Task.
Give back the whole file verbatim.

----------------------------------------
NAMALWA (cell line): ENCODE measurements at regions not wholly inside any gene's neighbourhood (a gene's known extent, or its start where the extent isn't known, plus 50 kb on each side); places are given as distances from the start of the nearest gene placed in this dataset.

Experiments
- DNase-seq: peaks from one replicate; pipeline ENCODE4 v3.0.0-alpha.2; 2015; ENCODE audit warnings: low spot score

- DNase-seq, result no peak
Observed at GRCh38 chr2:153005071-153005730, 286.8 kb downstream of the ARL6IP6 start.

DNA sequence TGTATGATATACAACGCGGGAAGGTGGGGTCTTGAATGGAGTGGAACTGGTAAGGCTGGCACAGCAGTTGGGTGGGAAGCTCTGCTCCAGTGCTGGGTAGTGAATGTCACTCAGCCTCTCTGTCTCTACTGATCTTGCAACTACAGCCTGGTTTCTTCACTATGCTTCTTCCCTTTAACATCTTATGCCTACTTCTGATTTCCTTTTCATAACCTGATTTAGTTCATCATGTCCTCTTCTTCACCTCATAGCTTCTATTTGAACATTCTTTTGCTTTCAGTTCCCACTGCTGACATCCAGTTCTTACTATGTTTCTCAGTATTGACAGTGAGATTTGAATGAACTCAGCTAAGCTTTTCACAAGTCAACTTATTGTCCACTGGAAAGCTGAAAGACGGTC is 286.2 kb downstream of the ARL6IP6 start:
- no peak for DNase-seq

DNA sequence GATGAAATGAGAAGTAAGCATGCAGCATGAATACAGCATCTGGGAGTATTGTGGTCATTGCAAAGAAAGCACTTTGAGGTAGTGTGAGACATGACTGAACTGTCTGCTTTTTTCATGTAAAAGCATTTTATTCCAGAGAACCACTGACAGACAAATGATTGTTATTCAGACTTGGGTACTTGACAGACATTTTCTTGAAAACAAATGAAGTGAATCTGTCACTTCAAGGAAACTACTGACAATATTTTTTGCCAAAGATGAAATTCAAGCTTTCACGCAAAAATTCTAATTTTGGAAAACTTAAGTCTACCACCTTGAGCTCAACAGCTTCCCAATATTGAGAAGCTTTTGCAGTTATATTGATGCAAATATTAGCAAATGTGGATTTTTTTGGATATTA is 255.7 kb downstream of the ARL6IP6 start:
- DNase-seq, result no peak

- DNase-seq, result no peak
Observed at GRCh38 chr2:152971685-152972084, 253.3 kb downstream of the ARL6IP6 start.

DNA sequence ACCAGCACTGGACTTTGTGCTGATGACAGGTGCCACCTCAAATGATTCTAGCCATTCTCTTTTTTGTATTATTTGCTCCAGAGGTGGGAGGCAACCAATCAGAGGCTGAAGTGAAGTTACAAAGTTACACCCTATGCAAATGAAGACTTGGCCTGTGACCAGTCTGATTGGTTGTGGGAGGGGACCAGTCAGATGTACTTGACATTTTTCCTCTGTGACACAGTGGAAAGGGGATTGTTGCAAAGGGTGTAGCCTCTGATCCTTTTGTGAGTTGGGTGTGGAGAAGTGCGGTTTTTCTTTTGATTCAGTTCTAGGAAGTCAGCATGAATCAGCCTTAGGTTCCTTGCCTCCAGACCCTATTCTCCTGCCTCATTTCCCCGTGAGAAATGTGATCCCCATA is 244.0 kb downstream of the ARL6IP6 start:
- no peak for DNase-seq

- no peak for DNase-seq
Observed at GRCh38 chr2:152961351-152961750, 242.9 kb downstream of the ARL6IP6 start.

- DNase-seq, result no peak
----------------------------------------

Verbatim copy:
NAMALWA (cell line): ENCODE measurements at regions not wholly inside any gene's neighbourhood (a gene's known extent, or its start where the extent isn't known, plus 50 kb on each side); places are given as distances from the start of the nearest gene placed in this dataset.

Experiments
- DNase-seq: peaks from one replicate; pipeline ENCODE4 v3.0.0-alpha.2; 2015; ENCODE audit warnings: low spot score

- DNase-seq, result no peak
Observed at GRCh38 chr2:153005071-153005730, 286.8 kb downstream of the ARL6IP6 start.

DNA sequence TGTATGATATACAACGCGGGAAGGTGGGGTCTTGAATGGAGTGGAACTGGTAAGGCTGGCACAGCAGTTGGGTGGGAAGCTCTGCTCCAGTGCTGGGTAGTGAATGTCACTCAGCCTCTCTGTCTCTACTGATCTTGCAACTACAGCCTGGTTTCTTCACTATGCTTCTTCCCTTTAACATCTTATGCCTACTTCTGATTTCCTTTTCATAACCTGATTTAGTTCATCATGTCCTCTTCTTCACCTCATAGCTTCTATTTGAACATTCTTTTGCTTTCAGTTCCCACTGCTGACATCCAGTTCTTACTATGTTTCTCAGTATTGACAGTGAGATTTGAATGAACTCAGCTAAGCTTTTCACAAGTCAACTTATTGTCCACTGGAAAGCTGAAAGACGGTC is 286.2 kb downstream of the ARL6IP6 start:
- no peak for DNase-seq

DNA sequence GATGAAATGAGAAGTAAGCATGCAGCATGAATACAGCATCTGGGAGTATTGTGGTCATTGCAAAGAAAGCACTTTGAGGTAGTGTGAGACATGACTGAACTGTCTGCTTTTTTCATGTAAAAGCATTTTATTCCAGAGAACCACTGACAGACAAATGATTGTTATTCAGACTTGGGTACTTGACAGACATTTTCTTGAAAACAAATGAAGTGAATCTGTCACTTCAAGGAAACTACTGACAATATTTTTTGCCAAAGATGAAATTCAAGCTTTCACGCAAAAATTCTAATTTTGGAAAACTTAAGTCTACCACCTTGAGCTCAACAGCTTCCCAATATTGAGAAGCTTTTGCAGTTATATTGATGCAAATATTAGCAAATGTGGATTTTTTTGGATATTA is 255.7 kb downstream of the ARL6IP6 start:
- DNase-seq, result no peak

- DNase-seq, result no peak
Observed at GRCh38 chr2:152971685-152972084, 253.3 kb downstream of the ARL6IP6 start.

DNA sequence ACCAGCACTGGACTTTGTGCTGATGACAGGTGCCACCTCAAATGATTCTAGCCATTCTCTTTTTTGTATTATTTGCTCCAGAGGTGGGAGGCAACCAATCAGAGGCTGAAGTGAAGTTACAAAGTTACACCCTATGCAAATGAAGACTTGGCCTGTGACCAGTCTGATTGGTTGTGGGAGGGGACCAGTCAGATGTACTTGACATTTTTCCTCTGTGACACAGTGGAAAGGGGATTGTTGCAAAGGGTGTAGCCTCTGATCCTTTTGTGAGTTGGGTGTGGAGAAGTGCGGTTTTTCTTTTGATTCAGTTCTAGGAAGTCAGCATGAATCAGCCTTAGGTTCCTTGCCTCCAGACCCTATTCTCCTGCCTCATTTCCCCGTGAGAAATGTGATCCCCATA is 244.0 kb downstream of the ARL6IP6 start:
- no peak for DNase-seq

- no peak for DNase-seq
Observed at GRCh38 chr2:152961351-152961750, 242.9 kb downstream of the ARL6IP6 start.

- DNase-seq, result no peak